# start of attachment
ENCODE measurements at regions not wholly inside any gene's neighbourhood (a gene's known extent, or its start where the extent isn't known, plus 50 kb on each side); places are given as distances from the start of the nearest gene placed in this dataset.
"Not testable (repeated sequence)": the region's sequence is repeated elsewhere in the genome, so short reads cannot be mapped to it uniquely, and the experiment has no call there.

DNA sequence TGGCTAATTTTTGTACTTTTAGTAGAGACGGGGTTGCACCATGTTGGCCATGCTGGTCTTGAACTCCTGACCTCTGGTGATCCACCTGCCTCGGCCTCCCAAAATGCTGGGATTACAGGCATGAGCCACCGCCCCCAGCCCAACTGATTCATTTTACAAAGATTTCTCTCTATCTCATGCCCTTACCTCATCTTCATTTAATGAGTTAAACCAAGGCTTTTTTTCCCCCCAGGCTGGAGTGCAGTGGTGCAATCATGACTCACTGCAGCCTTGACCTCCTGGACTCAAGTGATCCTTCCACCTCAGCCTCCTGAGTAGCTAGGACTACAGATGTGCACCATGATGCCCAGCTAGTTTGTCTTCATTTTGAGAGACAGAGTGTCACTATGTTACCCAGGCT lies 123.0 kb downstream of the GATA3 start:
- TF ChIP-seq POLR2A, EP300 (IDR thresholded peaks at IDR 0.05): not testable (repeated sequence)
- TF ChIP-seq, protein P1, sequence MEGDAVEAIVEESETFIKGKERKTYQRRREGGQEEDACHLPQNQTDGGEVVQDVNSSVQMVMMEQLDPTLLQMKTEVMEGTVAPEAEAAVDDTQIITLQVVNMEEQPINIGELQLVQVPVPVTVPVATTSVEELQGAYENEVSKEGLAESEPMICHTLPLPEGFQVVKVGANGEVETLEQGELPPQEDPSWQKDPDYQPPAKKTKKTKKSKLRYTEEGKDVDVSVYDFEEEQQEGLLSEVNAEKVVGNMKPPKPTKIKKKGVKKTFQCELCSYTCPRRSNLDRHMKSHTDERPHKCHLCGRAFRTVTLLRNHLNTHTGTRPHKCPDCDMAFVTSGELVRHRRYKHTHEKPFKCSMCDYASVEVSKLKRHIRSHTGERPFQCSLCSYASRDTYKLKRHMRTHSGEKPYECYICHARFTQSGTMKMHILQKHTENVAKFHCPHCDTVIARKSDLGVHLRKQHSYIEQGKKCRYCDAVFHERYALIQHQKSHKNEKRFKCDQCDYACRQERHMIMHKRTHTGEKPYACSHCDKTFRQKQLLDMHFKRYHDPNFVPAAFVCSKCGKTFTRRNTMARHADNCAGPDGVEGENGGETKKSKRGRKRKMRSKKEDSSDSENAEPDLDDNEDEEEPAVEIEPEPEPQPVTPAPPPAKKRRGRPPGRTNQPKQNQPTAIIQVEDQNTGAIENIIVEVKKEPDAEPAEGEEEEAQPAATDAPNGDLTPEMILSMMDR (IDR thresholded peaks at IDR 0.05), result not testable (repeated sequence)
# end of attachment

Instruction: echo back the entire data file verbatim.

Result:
ENCODE measurements at regions not wholly inside any gene's neighbourhood (a gene's known extent, or its start where the extent isn't known, plus 50 kb on each side); places are given as distances from the start of the nearest gene placed in this dataset.
"Not testable (repeated sequence)": the region's sequence is repeated elsewhere in the genome, so short reads cannot be mapped to it uniquely, and the experiment has no call there.

DNA sequence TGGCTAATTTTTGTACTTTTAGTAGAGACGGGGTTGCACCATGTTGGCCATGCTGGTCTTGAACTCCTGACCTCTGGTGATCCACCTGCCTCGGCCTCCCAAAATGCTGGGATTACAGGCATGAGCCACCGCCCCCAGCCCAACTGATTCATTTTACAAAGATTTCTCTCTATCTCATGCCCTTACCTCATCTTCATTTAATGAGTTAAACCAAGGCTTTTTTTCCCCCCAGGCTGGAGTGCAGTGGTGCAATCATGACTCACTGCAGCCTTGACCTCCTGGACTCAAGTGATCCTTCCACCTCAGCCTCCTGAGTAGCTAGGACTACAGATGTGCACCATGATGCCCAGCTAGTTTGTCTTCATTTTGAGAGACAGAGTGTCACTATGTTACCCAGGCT lies 123.0 kb downstream of the GATA3 start:
- TF ChIP-seq POLR2A, EP300 (IDR thresholded peaks at IDR 0.05): not testable (repeated sequence)
- TF ChIP-seq, protein P1, sequence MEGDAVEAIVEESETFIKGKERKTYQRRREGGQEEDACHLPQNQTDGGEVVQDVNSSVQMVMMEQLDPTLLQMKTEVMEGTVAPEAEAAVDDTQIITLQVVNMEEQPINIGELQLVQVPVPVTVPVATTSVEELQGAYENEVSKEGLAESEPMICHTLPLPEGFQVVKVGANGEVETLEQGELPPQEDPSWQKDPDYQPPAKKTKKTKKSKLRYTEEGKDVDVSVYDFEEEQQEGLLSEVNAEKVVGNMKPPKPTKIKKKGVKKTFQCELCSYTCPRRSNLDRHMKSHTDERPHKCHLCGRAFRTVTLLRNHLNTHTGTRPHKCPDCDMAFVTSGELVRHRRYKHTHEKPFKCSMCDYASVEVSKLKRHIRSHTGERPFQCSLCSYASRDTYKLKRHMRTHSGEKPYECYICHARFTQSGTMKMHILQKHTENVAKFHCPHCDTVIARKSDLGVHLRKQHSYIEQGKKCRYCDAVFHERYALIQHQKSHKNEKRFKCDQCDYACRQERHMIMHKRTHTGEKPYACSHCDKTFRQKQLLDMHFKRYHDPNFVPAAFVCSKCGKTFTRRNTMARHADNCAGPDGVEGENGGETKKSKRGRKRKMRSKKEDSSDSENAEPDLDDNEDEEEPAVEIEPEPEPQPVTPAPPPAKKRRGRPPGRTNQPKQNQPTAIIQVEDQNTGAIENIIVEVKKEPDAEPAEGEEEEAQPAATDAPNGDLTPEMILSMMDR (IDR thresholded peaks at IDR 0.05), result not testable (repeated sequence)